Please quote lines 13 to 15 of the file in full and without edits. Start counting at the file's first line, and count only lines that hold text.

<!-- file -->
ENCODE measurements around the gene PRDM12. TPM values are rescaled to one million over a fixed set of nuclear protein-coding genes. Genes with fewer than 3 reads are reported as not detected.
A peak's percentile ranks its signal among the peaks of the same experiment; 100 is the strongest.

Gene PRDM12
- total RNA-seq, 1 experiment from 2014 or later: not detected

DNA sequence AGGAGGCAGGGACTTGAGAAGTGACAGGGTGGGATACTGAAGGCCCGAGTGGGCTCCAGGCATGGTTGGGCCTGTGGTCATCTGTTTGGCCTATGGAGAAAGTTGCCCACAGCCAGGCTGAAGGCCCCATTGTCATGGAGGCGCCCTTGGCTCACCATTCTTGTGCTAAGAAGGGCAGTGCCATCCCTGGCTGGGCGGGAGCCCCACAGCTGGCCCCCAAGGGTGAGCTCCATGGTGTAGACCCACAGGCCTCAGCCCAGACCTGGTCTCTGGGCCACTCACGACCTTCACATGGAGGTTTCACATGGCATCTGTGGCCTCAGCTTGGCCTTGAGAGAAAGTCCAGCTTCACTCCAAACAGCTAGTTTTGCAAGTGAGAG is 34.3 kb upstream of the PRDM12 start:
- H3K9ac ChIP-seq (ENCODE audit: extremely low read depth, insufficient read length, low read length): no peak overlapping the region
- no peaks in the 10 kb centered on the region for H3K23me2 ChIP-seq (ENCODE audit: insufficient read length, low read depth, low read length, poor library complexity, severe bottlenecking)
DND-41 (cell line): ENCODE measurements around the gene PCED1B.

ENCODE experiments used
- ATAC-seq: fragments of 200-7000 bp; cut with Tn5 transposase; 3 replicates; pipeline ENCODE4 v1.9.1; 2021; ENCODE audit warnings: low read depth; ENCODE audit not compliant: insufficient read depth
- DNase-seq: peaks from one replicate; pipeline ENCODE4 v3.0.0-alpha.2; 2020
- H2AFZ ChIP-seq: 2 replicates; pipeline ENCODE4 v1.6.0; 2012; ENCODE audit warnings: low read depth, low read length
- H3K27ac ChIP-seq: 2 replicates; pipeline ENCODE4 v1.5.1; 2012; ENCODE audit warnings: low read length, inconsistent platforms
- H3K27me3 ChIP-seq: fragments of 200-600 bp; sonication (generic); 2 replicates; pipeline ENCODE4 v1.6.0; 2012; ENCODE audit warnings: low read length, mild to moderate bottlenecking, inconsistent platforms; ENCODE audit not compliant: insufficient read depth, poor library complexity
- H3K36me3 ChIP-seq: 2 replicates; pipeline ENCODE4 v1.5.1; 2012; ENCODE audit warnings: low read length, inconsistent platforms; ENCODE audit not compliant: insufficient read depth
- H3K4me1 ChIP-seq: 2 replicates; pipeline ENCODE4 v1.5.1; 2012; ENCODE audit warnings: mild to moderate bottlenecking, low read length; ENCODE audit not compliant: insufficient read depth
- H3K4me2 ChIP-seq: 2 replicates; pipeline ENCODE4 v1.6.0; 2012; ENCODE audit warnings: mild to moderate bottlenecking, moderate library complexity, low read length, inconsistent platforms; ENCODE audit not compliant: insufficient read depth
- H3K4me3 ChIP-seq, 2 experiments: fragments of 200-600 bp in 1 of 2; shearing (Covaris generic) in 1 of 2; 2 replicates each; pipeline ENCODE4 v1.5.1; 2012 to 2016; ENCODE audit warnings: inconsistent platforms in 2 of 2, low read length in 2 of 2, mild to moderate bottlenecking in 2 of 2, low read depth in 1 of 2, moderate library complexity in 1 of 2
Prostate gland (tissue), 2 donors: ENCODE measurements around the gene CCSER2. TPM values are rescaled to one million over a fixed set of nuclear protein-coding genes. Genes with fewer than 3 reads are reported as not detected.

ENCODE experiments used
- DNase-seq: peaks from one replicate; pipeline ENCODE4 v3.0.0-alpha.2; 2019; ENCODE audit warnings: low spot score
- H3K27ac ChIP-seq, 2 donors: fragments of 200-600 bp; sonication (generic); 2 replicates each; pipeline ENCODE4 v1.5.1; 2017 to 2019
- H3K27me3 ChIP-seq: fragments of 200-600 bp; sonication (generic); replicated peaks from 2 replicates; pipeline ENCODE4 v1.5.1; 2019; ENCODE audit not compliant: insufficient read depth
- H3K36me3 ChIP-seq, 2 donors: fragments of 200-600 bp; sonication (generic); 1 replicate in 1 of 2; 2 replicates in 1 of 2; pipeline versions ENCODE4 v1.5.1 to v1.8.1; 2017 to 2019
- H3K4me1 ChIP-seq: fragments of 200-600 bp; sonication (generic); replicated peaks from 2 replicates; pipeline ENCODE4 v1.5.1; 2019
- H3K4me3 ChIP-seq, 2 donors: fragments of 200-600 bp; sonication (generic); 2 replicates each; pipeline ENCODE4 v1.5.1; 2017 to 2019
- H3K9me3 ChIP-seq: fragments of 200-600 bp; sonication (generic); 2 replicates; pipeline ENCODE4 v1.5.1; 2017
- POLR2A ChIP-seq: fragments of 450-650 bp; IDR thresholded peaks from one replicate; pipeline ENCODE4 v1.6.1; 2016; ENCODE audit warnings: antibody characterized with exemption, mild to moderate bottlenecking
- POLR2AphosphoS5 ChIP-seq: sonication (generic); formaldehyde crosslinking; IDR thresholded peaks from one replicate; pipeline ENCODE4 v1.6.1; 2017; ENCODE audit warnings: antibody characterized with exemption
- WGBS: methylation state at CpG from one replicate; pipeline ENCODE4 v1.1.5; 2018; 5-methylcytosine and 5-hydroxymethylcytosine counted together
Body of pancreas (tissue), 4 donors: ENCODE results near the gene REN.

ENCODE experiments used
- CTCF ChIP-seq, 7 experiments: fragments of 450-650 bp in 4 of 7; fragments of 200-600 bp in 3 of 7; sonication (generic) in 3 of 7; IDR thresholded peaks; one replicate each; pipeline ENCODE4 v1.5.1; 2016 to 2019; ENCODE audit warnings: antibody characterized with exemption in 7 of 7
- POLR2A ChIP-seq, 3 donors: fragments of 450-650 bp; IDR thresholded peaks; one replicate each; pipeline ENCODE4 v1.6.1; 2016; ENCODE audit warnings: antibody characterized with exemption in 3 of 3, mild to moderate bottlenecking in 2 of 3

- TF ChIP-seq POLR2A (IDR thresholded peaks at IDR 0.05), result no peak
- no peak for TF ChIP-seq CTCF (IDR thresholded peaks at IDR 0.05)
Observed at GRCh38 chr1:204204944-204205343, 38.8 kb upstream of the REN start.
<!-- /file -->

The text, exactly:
- H3K27ac ChIP-seq: 2 replicates; pipeline ENCODE4 v1.5.1; 2012; ENCODE audit warnings: low read length, inconsistent platforms
- H3K27me3 ChIP-seq: fragments of 200-600 bp; sonication (generic); 2 replicates; pipeline ENCODE4 v1.6.0; 2012; ENCODE audit warnings: low read length, mild to moderate bottlenecking, inconsistent platforms; ENCODE audit not compliant: insufficient read depth, poor library complexity
- H3K36me3 ChIP-seq: 2 replicates; pipeline ENCODE4 v1.5.1; 2012; ENCODE audit warnings: low read length, inconsistent platforms; ENCODE audit not compliant: insufficient read depth